As companies battle for every available bottom-line dollar, new research finds that placing the top human-resources executive within the highest management ranks can help a company reach its financial goals.
The research, from SAP-owned SuccessFactors, included an analysis of the 2012 annual reports of all Fortune 500 companies. The minority of companies that did not list an HR executive as an officer of the company had an average 21 percent lower net profit margin than did their industry-peer companies.
“We think what that says, based on this analysis and some other studies we’ve done, is that a chief human resources officer can drive an agenda within the executive board about aligning people to goals, and they can insure that performance appraisals are done,” says Karie Willyerd, vice president of learning and social adoption for SuccessFactors.
And having a CHRO is correlated to a company’s bottom line, demonstrating the important connection between effective talent management and business performance, said Shawn Price, president of SuccessFactors.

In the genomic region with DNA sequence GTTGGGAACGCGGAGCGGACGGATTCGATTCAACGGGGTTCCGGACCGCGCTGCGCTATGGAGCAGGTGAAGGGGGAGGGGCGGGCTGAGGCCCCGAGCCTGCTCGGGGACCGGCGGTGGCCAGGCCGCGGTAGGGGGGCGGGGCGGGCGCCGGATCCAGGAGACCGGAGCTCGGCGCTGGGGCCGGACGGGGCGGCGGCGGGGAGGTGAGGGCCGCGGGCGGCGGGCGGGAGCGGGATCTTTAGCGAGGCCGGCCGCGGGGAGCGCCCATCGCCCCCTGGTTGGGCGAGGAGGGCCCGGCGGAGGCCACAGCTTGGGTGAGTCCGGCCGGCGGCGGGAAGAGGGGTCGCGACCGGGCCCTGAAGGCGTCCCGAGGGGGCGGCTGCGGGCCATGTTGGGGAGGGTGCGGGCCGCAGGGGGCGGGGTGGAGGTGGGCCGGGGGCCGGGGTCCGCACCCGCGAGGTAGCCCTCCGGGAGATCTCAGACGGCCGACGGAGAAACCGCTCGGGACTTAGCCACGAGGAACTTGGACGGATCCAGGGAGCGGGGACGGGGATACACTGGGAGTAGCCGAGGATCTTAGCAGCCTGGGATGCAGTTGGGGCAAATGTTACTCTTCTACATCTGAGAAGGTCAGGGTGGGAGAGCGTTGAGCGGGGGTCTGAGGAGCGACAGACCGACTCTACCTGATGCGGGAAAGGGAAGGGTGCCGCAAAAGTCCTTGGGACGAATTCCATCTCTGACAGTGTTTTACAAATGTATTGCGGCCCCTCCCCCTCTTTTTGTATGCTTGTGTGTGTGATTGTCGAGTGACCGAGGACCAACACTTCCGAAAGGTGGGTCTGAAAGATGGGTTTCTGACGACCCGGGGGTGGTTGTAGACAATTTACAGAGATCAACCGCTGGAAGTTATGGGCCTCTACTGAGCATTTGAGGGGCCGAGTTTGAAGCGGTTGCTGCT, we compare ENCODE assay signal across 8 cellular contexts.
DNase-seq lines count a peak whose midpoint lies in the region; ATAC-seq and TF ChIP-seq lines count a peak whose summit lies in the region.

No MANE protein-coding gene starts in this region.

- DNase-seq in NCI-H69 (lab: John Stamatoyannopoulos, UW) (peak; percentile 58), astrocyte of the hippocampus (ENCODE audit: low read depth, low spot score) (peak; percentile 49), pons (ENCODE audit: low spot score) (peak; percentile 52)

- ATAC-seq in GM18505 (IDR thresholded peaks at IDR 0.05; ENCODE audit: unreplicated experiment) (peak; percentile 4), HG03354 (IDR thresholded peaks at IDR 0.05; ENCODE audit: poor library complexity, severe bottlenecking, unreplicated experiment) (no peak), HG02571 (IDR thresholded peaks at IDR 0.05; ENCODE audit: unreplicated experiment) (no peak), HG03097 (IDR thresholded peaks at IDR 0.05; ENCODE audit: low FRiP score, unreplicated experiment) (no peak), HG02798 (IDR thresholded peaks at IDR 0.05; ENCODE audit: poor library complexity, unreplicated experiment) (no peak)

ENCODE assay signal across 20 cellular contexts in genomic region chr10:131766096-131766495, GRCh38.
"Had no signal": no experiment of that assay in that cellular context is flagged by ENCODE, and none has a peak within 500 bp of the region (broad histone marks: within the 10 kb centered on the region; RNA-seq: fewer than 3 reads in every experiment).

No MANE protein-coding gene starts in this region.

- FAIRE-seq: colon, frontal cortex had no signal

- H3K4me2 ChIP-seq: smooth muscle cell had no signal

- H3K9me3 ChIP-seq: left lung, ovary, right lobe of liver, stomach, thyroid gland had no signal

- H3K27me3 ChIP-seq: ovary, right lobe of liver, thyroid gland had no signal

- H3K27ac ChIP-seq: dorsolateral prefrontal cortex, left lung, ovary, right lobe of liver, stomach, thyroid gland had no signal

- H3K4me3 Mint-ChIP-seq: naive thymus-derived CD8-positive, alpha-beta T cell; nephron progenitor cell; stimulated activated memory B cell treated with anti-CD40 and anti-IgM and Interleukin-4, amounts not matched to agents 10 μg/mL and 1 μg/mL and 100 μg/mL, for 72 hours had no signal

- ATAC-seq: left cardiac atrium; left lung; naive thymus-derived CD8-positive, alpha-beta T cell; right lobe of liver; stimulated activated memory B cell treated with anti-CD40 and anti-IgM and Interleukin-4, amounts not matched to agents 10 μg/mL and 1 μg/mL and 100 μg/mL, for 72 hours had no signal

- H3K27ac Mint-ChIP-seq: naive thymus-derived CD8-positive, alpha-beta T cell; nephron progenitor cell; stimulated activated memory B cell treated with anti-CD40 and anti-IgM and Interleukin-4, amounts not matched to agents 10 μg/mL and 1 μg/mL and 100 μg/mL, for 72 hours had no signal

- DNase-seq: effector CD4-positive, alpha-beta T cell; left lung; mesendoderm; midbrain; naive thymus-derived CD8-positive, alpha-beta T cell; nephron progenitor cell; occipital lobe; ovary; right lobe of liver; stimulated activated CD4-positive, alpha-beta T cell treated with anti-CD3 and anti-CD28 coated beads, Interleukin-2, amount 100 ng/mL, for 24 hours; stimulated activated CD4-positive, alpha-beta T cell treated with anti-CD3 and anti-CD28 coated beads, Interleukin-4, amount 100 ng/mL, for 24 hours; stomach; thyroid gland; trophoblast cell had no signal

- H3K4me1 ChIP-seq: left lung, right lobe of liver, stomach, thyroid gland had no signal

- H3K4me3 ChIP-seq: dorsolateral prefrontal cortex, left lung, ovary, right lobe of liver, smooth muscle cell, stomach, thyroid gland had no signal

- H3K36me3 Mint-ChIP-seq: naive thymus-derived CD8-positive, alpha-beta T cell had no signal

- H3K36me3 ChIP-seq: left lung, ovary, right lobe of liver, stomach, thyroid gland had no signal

“But simply having a CHRO is not enough,” he said. “Today companies equally benefit from leveraging the insights that only come from advanced, connected HCM solutions that manage the entire employee lifecycle — from recruit to retire — taking the role from transactional to strategic and even predictive. The true value of our applications is in how they support HR in understanding tomorrow’s needs before it’s too late to proactively address them.”
The SuccessFactors research shows that organizations are indeed acknowledging the value of employees as their key resource, as well as the fact that a CHRO can hold the key to unlocking that key resource.